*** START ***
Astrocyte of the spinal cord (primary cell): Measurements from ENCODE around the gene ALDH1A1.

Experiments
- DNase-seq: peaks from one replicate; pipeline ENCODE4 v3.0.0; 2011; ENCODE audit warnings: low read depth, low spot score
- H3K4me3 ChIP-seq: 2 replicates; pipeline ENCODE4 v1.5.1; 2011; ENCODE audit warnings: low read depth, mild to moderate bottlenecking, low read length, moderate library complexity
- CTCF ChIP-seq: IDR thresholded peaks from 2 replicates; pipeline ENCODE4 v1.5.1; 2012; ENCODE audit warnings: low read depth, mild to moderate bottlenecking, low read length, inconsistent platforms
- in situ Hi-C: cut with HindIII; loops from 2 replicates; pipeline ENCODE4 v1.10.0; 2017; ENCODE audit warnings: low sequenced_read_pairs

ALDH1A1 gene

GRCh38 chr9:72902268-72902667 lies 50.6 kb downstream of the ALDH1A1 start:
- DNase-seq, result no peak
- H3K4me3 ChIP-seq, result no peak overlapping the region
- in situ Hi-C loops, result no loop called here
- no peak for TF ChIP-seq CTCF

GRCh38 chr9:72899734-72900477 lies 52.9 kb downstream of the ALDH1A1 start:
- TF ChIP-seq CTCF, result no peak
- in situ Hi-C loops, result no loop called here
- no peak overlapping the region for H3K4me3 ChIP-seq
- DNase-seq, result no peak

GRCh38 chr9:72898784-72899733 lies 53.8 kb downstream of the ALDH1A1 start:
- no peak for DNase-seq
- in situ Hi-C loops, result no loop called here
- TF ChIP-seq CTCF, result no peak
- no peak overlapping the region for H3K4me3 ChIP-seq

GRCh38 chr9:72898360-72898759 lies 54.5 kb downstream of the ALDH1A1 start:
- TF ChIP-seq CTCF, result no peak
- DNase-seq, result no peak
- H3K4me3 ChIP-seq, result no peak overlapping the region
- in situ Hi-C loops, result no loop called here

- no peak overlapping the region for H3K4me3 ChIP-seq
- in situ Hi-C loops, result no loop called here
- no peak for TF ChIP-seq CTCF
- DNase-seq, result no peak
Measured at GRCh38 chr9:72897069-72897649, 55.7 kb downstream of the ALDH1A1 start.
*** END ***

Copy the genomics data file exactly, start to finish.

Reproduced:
Astrocyte of the spinal cord (primary cell): Measurements from ENCODE around the gene ALDH1A1.

Experiments
- DNase-seq: peaks from one replicate; pipeline ENCODE4 v3.0.0; 2011; ENCODE audit warnings: low read depth, low spot score
- H3K4me3 ChIP-seq: 2 replicates; pipeline ENCODE4 v1.5.1; 2011; ENCODE audit warnings: low read depth, mild to moderate bottlenecking, low read length, moderate library complexity
- CTCF ChIP-seq: IDR thresholded peaks from 2 replicates; pipeline ENCODE4 v1.5.1; 2012; ENCODE audit warnings: low read depth, mild to moderate bottlenecking, low read length, inconsistent platforms
- in situ Hi-C: cut with HindIII; loops from 2 replicates; pipeline ENCODE4 v1.10.0; 2017; ENCODE audit warnings: low sequenced_read_pairs

ALDH1A1 gene

GRCh38 chr9:72902268-72902667 lies 50.6 kb downstream of the ALDH1A1 start:
- DNase-seq, result no peak
- H3K4me3 ChIP-seq, result no peak overlapping the region
- in situ Hi-C loops, result no loop called here
- no peak for TF ChIP-seq CTCF

GRCh38 chr9:72899734-72900477 lies 52.9 kb downstream of the ALDH1A1 start:
- TF ChIP-seq CTCF, result no peak
- in situ Hi-C loops, result no loop called here
- no peak overlapping the region for H3K4me3 ChIP-seq
- DNase-seq, result no peak

GRCh38 chr9:72898784-72899733 lies 53.8 kb downstream of the ALDH1A1 start:
- no peak for DNase-seq
- in situ Hi-C loops, result no loop called here
- TF ChIP-seq CTCF, result no peak
- no peak overlapping the region for H3K4me3 ChIP-seq

GRCh38 chr9:72898360-72898759 lies 54.5 kb downstream of the ALDH1A1 start:
- TF ChIP-seq CTCF, result no peak
- DNase-seq, result no peak
- H3K4me3 ChIP-seq, result no peak overlapping the region
- in situ Hi-C loops, result no loop called here

- no peak overlapping the region for H3K4me3 ChIP-seq
- in situ Hi-C loops, result no loop called here
- no peak for TF ChIP-seq CTCF
- DNase-seq, result no peak
Measured at GRCh38 chr9:72897069-72897649, 55.7 kb downstream of the ALDH1A1 start.